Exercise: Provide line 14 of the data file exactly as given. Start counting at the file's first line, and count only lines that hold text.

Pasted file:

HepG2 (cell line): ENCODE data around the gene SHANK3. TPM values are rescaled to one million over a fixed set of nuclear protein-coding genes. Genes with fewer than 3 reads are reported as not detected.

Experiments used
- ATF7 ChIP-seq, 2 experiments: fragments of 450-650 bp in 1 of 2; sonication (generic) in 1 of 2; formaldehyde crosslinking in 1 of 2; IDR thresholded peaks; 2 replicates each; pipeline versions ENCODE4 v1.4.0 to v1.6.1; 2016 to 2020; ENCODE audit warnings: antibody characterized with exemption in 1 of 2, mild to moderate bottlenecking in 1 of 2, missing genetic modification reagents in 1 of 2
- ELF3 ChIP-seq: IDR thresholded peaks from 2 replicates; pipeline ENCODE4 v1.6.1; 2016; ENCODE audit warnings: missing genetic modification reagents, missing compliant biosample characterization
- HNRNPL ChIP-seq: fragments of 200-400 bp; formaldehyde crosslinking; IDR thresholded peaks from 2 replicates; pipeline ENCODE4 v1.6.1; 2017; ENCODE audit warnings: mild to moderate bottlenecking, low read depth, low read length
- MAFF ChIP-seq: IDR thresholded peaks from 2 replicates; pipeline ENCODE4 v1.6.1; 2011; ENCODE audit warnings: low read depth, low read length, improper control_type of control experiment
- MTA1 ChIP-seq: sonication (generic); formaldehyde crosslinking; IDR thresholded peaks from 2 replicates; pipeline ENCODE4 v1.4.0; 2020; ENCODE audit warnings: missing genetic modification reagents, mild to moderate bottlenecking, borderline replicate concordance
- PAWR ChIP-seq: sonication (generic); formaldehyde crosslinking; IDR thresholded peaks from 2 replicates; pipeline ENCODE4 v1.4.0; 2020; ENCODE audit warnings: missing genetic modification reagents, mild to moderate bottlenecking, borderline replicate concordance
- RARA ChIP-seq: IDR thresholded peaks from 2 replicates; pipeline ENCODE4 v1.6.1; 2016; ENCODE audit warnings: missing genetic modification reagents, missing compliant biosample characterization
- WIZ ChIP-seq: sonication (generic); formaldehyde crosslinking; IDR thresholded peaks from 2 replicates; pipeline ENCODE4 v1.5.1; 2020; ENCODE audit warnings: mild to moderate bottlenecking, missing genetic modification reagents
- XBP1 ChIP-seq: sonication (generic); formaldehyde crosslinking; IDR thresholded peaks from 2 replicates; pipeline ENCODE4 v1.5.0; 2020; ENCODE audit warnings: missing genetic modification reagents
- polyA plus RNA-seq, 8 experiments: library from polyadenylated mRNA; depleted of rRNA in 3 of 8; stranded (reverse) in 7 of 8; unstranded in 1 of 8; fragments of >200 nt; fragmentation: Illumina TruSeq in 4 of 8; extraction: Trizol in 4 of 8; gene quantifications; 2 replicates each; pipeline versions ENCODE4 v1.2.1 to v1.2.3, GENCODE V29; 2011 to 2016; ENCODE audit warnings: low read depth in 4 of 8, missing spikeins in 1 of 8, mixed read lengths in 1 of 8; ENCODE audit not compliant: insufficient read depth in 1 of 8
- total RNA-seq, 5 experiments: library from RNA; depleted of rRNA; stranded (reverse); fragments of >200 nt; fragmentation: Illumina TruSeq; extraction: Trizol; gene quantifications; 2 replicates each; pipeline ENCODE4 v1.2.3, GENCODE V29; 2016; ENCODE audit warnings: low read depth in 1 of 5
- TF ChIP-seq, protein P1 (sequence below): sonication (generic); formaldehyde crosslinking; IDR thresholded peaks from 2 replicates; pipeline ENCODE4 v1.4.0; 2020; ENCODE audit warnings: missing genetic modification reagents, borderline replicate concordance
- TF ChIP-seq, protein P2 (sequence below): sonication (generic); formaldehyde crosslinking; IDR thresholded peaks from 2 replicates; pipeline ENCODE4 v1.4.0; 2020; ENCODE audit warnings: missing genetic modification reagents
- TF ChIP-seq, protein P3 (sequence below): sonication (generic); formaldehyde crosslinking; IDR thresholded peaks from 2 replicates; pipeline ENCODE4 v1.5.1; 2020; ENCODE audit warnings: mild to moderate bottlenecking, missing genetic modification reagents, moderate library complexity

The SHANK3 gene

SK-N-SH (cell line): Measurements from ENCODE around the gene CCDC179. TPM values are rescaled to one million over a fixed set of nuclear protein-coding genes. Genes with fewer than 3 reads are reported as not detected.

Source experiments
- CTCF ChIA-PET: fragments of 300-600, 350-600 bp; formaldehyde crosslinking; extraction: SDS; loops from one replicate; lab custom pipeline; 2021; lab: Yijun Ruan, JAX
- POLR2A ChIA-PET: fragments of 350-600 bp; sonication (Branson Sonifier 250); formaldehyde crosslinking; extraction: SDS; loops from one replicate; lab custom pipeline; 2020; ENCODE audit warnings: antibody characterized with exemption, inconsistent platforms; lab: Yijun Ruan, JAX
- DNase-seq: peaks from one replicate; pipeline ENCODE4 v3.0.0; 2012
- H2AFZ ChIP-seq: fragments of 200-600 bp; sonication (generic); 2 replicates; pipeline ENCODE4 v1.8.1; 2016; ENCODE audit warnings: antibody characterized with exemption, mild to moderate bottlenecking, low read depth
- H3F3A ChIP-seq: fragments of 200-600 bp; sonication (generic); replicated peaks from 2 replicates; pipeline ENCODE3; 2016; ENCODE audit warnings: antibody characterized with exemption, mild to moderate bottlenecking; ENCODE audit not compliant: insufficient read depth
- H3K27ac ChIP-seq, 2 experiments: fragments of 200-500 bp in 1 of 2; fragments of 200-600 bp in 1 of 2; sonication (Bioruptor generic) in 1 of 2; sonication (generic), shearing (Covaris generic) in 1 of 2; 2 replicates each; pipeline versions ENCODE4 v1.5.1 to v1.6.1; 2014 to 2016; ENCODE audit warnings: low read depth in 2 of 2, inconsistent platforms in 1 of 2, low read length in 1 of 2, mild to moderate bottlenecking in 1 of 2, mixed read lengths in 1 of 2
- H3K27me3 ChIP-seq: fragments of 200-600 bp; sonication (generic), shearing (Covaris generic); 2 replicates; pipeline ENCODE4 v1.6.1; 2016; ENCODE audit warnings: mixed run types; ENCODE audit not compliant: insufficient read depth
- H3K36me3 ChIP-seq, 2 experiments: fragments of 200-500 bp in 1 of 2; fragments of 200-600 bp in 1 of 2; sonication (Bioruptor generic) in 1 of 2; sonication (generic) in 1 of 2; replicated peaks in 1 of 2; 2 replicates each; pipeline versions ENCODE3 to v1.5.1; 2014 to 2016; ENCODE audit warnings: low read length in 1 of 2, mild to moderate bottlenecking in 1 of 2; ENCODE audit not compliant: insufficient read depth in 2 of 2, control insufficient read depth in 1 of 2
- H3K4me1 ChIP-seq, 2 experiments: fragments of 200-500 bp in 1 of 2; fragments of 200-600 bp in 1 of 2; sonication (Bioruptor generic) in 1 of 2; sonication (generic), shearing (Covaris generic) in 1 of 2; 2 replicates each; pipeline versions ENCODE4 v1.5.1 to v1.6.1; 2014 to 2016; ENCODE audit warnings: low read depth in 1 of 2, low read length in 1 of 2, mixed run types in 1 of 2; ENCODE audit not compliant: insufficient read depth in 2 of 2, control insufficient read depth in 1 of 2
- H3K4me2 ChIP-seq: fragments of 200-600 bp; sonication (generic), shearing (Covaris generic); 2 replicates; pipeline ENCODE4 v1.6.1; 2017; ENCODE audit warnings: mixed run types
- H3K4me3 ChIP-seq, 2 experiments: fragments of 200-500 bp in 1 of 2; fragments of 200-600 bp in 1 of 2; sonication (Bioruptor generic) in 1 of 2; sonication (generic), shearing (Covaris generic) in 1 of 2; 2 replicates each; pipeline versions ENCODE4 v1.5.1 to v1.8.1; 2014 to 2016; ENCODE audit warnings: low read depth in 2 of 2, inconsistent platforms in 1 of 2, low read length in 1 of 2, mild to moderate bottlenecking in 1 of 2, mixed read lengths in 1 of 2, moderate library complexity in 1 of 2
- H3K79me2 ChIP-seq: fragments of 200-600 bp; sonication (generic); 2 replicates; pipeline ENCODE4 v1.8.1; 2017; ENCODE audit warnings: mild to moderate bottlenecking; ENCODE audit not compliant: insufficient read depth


- TF ChIP-seq, protein P1 (sequence below): sonication (generic); formaldehyde crosslinking; IDR thresholded peaks from 2 replicates; pipeline ENCODE4 v1.4.0; 2020; ENCODE audit warnings: missing genetic modification reagents, borderline replicate concordance